Major air pollutants include nitrogen oxide, which is created through combustion, carbon monoxide, which is a byproduct incomplete combustion, and sulfur dioxide, which comes from the sulfur contained in coal and oil.
The benefits of clean air are fewer illnesses, a healthier respiratory system, and reduced exposure to dust, smoke and other contaminated particles.
Photochemical smog accumulates in the troposphere in the presence of sunlight when nitrogen oxides and volatile organic compounds are present.
The gray smog of older industrial cities like London and New York derives from the massive combustion of coal and fuel oil in or near the city, releasing tons of ashes, soot, and sulfur compounds into the air.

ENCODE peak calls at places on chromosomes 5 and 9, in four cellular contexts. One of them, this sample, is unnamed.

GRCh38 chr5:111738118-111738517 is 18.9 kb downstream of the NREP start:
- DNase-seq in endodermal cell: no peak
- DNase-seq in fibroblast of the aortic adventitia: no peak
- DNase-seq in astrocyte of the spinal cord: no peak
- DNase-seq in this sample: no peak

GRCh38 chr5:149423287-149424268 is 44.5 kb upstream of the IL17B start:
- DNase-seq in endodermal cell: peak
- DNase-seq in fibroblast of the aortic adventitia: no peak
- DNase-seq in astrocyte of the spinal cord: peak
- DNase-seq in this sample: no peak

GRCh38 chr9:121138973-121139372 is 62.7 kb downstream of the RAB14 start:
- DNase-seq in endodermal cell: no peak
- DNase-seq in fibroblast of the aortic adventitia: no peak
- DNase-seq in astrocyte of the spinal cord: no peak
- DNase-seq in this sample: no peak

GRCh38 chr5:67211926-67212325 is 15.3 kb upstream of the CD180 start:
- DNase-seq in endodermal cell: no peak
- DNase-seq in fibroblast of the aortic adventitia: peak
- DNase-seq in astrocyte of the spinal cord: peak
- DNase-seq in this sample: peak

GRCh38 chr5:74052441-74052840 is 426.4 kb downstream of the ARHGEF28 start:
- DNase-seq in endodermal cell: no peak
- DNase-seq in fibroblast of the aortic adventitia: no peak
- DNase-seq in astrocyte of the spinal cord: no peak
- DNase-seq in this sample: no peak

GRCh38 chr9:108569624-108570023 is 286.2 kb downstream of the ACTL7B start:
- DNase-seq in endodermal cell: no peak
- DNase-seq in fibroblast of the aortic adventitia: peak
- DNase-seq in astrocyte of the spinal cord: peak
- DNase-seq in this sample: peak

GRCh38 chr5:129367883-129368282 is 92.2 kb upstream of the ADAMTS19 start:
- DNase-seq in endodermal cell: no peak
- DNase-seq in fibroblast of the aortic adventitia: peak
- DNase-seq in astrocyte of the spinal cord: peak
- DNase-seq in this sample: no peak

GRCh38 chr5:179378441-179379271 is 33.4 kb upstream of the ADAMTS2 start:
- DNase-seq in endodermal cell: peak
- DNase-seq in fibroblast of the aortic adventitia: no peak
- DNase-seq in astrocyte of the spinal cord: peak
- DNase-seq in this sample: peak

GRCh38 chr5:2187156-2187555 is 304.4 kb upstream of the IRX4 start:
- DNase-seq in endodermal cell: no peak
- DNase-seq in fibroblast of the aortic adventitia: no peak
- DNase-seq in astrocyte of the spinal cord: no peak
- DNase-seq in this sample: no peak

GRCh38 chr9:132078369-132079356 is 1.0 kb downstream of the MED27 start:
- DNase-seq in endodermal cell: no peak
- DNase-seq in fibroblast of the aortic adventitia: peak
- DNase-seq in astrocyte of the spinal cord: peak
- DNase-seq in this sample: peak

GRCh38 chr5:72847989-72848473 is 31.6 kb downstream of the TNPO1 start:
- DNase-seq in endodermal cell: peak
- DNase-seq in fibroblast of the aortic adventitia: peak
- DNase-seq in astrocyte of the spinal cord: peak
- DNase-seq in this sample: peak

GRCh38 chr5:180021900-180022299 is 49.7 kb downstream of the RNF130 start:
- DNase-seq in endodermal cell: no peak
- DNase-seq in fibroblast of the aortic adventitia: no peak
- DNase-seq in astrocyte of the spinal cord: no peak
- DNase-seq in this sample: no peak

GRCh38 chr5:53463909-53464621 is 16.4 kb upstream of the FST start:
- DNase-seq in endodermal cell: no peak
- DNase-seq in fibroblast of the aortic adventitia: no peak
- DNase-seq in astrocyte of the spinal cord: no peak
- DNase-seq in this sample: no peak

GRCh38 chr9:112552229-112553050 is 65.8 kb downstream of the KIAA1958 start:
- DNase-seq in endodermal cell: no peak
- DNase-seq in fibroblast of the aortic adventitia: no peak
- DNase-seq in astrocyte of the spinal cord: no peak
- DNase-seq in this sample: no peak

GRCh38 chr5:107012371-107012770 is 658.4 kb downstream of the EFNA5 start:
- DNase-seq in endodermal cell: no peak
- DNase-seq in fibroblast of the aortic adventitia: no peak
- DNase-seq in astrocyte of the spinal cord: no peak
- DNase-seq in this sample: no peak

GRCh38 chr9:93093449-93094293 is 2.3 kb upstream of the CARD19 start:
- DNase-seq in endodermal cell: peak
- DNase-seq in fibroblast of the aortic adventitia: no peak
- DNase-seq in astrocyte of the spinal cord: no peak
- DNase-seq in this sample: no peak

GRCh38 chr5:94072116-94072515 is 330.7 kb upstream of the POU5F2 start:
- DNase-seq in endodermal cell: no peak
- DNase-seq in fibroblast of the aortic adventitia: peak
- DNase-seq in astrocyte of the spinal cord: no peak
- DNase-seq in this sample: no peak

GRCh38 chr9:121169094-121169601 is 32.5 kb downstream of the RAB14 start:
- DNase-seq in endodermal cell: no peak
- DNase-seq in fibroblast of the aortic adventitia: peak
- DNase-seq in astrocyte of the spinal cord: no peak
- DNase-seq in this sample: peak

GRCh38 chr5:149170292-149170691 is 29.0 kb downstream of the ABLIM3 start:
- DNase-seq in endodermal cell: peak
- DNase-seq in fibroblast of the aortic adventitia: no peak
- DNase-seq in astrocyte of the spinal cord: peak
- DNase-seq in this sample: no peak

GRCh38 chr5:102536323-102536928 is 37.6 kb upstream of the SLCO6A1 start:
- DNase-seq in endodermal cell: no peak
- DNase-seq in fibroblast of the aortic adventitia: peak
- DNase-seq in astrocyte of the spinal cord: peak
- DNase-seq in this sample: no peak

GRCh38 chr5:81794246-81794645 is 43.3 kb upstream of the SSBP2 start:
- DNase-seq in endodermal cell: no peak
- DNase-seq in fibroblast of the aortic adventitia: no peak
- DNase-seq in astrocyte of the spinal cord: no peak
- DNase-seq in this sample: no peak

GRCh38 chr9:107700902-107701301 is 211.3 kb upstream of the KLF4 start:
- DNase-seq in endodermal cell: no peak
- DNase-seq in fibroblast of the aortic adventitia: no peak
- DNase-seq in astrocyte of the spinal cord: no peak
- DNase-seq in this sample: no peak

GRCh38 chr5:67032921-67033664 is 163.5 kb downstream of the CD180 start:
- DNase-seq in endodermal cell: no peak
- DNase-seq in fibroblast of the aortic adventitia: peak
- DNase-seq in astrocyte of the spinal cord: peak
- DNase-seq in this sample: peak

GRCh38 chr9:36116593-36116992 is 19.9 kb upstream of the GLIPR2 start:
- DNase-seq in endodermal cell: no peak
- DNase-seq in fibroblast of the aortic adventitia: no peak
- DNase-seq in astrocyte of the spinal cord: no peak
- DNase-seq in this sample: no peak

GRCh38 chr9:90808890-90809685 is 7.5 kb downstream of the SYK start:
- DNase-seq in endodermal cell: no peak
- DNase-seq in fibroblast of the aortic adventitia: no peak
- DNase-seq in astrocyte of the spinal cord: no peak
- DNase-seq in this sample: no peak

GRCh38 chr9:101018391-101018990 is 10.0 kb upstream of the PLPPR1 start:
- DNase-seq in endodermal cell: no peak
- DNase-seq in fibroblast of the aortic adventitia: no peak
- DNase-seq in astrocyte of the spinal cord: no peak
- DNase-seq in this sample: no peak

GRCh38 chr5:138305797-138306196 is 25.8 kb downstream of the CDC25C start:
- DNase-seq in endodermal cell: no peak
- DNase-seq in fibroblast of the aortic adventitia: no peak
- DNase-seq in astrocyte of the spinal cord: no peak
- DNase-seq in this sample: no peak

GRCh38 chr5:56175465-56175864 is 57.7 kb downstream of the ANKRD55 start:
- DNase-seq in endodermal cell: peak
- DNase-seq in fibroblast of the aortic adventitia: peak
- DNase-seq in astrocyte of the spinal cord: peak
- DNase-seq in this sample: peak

The characteristic brown smog of Los Angeles and Denver in the late 20th century is caused by automobiles. Nitric oxide from automobile exhaust combines with oxygen in the air to form the brown gas, nitrogen dioxide.
Innovative Pollution Control
Hydrogen powered engines for cars, choosing fuels that contain fewer impurities, and allow pollution permits to be bought and sold on free markets to bring down emissions in a cost-efficient way are a few examples of innovative pollution control.